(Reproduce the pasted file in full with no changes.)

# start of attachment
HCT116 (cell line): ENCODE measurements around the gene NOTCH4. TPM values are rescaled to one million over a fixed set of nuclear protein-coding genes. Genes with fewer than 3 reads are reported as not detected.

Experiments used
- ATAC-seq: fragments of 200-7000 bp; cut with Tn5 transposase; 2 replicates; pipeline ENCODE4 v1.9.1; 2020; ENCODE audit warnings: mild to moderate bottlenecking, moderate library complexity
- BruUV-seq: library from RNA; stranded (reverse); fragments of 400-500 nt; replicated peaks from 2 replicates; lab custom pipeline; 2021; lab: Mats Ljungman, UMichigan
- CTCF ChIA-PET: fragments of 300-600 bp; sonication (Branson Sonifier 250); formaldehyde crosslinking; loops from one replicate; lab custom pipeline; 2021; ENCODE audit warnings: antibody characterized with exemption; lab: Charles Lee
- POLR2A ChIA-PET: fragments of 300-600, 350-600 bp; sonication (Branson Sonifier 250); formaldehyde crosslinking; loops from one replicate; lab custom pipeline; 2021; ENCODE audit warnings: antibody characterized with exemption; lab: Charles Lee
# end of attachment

HCT116 (cell line): ENCODE measurements around the gene NOTCH4. TPM values are rescaled to one million over a fixed set of nuclear protein-coding genes. Genes with fewer than 3 reads are reported as not detected.

Experiments used
- ATAC-seq: fragments of 200-7000 bp; cut with Tn5 transposase; 2 replicates; pipeline ENCODE4 v1.9.1; 2020; ENCODE audit warnings: mild to moderate bottlenecking, moderate library complexity
- BruUV-seq: library from RNA; stranded (reverse); fragments of 400-500 nt; replicated peaks from 2 replicates; lab custom pipeline; 2021; lab: Mats Ljungman, UMichigan
- CTCF ChIA-PET: fragments of 300-600 bp; sonication (Branson Sonifier 250); formaldehyde crosslinking; loops from one replicate; lab custom pipeline; 2021; ENCODE audit warnings: antibody characterized with exemption; lab: Charles Lee
- POLR2A ChIA-PET: fragments of 300-600, 350-600 bp; sonication (Branson Sonifier 250); formaldehyde crosslinking; loops from one replicate; lab custom pipeline; 2021; ENCODE audit warnings: antibody characterized with exemption; lab: Charles Lee